When two companies come together in a merger, acquisition, hostile takeover, share swap or other transaction, the most essential factor in whether the deal will realize the benefits imagined in the eyes of the leaders is if the employees of the two organizations learn to work together. Nothing is more effective at orchestrating cultural change than face-to-face connections.

Even when the company has not coupled up, the increase in employees working remotely part- or full-time makes the times they come together even more precious. Nick Sargen, senior vice president and chief economist in the Cincinnati office of Fort Washington Investment Advisors, explained during a panel discussion at FICP 2017 Annual Conference that companywide meetings are essential to helping professionals at insurance firms stay on top of their organization’s strategic goals. His company holds a State of the Business Address in the first quarter of each year where the CEO and senior executives talk about how the business did in the prior year and set out the goals and objectives for the coming year. “This is the most important single meeting to understand what the firm is dealing with,” he said.

Whether it is annual check-in, new team building or a quarterly town hall gathering for a tech company with a distributed workforce, shaking hands is the quickest way to move people toward seeing eye to eye.

More Financial Meetings on Horizon

Each quarter, FICP, the professional organization for the financial and insurance professional industry, checks in with members to see what they are expecting for the coming months. For the last year, FICP Pulse Survey Report found that the trend has been toward planning bigger events.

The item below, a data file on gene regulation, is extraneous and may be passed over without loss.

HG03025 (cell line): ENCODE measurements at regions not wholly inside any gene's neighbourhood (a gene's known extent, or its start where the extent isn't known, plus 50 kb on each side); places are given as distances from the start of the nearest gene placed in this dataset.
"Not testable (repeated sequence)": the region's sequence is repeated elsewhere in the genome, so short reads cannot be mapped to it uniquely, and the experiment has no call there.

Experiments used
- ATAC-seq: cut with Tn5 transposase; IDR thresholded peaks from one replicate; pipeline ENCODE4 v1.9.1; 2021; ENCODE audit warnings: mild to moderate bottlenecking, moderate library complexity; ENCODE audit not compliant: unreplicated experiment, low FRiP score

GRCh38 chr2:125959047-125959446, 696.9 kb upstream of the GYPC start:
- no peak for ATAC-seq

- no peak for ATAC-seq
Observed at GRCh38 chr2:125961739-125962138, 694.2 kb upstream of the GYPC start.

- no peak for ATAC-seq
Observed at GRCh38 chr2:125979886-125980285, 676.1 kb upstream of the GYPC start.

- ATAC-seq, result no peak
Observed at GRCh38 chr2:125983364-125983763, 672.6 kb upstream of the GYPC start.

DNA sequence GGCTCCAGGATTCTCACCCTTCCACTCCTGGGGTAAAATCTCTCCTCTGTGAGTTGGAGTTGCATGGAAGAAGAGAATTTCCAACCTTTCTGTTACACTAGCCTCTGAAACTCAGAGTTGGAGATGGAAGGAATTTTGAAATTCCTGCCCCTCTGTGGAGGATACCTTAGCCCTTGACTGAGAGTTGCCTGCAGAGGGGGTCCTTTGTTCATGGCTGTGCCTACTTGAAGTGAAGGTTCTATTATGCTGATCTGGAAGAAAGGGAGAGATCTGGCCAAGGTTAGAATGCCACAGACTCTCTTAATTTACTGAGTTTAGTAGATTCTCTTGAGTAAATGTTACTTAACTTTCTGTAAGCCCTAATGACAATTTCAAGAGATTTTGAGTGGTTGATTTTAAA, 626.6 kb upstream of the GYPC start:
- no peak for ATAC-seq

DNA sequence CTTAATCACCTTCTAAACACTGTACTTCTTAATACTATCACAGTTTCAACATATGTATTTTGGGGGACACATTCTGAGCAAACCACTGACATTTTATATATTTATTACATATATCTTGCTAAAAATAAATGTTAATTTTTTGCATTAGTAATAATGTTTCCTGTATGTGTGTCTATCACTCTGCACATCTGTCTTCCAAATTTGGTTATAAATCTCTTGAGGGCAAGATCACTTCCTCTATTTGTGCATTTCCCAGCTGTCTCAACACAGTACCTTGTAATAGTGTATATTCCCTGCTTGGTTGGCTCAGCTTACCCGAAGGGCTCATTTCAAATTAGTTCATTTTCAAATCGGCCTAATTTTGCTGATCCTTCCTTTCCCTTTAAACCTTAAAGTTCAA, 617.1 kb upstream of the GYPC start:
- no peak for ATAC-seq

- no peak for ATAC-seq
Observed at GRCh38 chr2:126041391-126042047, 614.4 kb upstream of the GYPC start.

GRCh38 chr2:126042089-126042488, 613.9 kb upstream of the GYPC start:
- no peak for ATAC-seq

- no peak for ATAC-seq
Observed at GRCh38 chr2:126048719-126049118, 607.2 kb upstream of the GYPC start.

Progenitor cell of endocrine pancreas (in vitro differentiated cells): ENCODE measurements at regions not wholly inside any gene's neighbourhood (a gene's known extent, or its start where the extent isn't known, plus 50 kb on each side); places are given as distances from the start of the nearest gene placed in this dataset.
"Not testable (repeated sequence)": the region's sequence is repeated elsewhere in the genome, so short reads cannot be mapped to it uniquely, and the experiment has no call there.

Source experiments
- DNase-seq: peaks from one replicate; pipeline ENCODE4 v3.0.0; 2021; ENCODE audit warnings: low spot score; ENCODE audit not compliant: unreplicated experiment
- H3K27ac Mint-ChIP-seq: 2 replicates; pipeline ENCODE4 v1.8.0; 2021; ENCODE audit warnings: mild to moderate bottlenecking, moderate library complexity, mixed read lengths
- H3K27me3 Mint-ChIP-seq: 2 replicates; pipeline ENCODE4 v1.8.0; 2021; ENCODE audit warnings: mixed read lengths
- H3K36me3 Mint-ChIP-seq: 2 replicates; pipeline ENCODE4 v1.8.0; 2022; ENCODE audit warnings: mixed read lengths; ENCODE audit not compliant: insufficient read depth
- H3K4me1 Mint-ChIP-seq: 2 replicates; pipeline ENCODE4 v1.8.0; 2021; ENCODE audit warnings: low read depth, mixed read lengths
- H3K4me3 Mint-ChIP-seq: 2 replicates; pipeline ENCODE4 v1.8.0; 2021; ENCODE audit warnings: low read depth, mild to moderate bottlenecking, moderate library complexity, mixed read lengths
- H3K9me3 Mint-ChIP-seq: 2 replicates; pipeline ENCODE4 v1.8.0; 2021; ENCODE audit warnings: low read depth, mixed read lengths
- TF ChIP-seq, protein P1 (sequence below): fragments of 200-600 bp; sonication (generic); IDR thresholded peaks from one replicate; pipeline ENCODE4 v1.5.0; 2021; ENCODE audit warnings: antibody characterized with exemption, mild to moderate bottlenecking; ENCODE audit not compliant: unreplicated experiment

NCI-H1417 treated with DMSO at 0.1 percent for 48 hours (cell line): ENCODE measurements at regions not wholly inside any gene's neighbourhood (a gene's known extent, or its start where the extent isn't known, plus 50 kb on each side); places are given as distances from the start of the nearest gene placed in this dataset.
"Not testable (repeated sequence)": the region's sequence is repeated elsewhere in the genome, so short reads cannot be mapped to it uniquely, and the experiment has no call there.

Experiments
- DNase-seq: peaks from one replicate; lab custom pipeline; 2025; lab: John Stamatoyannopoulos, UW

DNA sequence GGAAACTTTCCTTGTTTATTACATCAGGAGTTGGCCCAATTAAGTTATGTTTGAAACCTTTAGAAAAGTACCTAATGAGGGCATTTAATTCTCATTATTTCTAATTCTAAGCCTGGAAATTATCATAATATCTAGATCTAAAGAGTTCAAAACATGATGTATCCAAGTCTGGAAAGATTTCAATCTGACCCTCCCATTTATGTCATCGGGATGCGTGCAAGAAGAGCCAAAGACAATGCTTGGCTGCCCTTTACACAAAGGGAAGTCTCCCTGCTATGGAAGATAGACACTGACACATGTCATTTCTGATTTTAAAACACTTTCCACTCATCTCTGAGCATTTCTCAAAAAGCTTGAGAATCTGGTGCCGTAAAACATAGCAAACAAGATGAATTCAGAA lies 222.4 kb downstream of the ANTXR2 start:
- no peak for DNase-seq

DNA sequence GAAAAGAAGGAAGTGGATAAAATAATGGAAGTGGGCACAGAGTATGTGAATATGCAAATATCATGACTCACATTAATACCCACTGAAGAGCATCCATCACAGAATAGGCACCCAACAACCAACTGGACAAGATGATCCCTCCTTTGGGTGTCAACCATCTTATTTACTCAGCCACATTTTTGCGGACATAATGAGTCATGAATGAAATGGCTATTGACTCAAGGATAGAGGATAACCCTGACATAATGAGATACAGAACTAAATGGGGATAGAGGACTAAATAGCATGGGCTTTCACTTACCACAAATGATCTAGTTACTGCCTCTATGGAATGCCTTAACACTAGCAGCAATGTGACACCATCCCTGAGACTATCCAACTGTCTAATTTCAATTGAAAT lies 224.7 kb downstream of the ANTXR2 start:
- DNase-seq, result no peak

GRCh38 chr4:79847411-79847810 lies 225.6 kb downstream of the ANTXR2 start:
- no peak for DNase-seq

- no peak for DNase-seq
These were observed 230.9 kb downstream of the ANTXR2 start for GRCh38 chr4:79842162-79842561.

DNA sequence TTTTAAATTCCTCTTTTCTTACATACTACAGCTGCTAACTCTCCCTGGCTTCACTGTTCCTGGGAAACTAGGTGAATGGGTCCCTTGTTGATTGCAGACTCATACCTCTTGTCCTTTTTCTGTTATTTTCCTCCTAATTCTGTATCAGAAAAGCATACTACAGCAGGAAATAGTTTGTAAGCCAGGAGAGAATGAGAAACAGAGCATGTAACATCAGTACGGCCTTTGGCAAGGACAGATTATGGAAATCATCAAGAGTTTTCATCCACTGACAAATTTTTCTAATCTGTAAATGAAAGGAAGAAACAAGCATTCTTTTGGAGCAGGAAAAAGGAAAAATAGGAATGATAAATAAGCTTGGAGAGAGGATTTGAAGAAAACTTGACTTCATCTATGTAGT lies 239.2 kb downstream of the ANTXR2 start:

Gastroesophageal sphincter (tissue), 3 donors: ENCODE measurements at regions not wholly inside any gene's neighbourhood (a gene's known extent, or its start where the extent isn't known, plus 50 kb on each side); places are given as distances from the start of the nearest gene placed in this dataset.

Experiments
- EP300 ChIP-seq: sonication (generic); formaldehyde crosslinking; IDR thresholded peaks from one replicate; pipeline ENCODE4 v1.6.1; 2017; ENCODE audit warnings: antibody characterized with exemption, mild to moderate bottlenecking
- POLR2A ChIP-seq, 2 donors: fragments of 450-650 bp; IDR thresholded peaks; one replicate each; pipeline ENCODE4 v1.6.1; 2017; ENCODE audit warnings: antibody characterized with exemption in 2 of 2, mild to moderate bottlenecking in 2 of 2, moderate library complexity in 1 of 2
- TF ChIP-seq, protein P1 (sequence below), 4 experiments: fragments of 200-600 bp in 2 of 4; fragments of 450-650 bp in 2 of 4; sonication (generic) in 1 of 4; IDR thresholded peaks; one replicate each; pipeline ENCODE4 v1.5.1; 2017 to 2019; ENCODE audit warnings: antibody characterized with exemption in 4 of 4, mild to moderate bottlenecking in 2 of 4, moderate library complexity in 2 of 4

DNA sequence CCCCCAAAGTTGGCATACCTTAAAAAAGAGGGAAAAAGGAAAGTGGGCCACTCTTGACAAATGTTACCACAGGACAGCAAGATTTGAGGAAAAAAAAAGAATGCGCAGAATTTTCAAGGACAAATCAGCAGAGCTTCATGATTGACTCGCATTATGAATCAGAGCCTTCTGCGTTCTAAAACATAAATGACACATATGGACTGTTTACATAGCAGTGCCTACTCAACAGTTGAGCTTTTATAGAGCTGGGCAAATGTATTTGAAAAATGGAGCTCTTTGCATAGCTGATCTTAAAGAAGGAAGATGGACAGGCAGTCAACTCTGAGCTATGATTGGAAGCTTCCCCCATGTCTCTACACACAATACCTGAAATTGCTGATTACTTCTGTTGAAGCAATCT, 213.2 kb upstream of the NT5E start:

While the percentage of respondents saying they anticipate an increase in the number of meetings they will be planning has continued to increase, more meetings professionals noted a decrease in the size of meetings being planned than in previous pulse surveys. Respondents from financial services companies, however, reported increases in both size and number of meetings.

Other findings include:

  • A supermajority (75 percent) said they are taking steps to control F&B costs.
  • A majority (55 percent) are eliminating bottled water and one-third are eliminating full-day beverage service, shortening receptions or downscaling menus to control F&B costs.
  • Increases in ancillary costs—Wi-Fi and shipping—were called out as a budget challenge by 73 percent of respondents.
  • Increasing room rates seem to be the new reality for 74 percent of respondents.

Note: FICP is a partner with Meetings Mean Business in the effort to tell the story of the significance of the meetings sector to the larger world.